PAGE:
By Rachel Wolman
Hava Nashira participant & URJ Camp Newman staff member
Hava Nashira is a unique community where people from ages 18 to 80 come together for one thing: Jewish music. This was my fourth year to participate and I can’t imagine not having this community in my life. The Jewish music community is a place where the support is like no other – the openness and love is flowing, and the people can sing like angels. My experience at Hava Nashira has not only equipped me to be a better and stronger songleader, but it has truly changed my life for the better. The people you meet here are exceptional and the relationships that you make are completely lifelong. This group is truly one of a kind.
I have been a part of the URJ Camps songleader intensive at Hava Nashira for the past three years. Every year the songleading staff of the thirteen URJ camps come early to learn, network and share best practices. We also have the responsibility of leading song sessions after meals, so the time to meet each other and prepare together is important.
This year’s intensive was different as a result of the Kivun program which brings together specialty staff from the URJ and Ramah camps to learn and train together. As a Kivun fellow it was an honor to be able to learn, listen, and sing with this new community. The Ramah songleaders joined our track with an open mind and instruments in hand.
We welcomed them into our community with new and old traditions. The first night that everyone arrived to camp, I was lucky enough to be chosen to be part of a group of five other songleaders who led a welcoming song. Typically it would be our faculty mentors like Dan Nichols, Rabbi Noam Katz or Cantor Rosalie Boxt that would lead the song session. Instead, they invited those of us who have participated in the track for a few years to show the Ramah songleaders the typical styles of URJ songleading. We focused on welcoming the new songleaders into the community, as well as getting everyone excited for the days ahead. This opportunity to songlead with my colleagues was unique, because you typically only songlead with those from your own camp that you work with for the summer.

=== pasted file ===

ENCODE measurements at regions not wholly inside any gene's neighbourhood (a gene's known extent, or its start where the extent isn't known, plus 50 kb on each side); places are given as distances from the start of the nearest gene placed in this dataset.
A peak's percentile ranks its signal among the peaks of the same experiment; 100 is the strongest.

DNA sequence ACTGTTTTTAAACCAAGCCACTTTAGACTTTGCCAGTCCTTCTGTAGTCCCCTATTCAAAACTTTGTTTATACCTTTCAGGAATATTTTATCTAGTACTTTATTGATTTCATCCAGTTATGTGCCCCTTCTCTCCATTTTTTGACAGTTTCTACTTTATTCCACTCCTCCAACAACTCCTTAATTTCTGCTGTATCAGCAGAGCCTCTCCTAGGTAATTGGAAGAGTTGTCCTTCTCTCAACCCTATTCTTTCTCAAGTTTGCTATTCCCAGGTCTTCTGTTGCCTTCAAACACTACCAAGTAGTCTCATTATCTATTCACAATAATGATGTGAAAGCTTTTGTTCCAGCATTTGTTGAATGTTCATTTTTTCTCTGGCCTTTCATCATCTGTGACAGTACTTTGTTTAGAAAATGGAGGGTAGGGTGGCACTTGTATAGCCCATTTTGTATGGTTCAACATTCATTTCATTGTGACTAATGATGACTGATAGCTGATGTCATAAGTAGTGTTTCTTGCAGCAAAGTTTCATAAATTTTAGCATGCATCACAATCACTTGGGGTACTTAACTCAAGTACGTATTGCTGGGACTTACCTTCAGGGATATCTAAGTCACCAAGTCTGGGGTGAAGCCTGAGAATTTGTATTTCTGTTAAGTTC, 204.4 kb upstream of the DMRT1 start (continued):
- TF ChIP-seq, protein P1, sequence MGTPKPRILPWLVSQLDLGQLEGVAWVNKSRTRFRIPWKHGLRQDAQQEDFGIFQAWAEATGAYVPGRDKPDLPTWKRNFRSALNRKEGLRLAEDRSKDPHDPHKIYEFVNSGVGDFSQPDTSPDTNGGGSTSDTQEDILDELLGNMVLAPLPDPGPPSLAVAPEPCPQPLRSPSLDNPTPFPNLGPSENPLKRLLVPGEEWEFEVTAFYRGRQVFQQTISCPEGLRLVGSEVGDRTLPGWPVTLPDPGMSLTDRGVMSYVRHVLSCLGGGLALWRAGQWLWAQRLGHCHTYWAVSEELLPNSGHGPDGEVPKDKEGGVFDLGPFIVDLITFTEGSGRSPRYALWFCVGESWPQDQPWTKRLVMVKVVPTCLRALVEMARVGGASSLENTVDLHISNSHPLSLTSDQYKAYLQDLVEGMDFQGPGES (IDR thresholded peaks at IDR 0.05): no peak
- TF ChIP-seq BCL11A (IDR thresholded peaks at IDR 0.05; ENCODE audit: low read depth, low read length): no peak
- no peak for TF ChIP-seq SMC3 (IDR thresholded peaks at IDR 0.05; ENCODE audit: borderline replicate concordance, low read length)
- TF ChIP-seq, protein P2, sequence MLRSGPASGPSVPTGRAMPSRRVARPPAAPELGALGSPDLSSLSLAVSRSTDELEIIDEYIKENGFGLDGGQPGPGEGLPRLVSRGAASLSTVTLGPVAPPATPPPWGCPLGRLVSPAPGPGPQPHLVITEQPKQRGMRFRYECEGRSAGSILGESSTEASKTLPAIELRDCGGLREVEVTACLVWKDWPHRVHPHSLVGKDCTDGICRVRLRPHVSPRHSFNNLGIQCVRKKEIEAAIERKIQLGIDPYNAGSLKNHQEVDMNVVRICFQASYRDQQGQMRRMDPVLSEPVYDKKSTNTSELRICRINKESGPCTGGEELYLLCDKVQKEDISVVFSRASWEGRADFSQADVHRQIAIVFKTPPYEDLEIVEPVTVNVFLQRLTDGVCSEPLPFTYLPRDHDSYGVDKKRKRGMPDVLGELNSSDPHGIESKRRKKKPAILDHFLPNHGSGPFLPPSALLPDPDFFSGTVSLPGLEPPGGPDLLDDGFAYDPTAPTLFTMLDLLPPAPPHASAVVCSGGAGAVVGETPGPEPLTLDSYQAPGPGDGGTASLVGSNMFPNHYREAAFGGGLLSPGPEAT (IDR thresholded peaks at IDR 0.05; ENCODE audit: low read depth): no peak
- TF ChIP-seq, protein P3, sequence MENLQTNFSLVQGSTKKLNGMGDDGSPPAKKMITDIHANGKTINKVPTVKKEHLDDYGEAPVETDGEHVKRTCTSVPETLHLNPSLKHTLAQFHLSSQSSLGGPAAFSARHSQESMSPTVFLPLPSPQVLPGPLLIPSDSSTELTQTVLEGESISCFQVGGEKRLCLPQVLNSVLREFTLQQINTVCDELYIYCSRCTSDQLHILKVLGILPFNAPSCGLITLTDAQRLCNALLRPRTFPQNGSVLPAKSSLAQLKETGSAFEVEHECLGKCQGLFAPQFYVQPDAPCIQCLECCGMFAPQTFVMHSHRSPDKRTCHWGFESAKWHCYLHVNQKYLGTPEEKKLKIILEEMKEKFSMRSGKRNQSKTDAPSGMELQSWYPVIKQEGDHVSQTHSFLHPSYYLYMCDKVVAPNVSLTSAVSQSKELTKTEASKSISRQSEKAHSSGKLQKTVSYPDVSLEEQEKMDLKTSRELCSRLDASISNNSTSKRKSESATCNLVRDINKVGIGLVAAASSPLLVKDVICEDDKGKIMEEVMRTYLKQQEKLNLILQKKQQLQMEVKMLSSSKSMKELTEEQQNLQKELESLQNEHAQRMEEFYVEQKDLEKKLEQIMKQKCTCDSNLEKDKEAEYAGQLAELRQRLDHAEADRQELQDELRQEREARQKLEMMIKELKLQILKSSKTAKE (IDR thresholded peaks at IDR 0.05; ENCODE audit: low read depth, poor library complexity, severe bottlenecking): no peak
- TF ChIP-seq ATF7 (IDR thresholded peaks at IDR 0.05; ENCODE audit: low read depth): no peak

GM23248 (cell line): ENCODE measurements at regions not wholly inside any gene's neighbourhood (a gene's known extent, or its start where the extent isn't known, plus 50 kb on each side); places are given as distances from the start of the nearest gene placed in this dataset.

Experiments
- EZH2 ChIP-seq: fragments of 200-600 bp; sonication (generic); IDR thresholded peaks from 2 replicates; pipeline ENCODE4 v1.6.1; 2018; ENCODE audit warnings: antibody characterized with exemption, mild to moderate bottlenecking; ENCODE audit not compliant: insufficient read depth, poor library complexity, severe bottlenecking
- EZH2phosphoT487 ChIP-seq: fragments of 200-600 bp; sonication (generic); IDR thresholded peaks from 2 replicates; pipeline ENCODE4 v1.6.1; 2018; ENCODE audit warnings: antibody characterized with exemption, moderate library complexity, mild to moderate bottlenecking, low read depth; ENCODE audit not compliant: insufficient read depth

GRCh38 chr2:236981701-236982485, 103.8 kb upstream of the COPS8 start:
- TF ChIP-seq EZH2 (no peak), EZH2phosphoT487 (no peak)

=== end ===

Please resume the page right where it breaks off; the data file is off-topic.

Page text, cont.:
Later during our time together, four of the Ramah songleaders led our group in shacharit (morning services). It was such an incredible experience to have a more traditional service than what the URJ group is typically used to. I enjoyed that they took a few secular songs and put prayers to the same tune, and it was really nice to be able to look at a morning service in a whole new light. There are so many similarities that the Ramah songleaders have to those of us working at URJ Camps, as well as many differences. To be able to have the chance to learn from one another was such a gift. I could not have been more excited to spend time together with this group!
All photos courtesy of Rachel Wolman.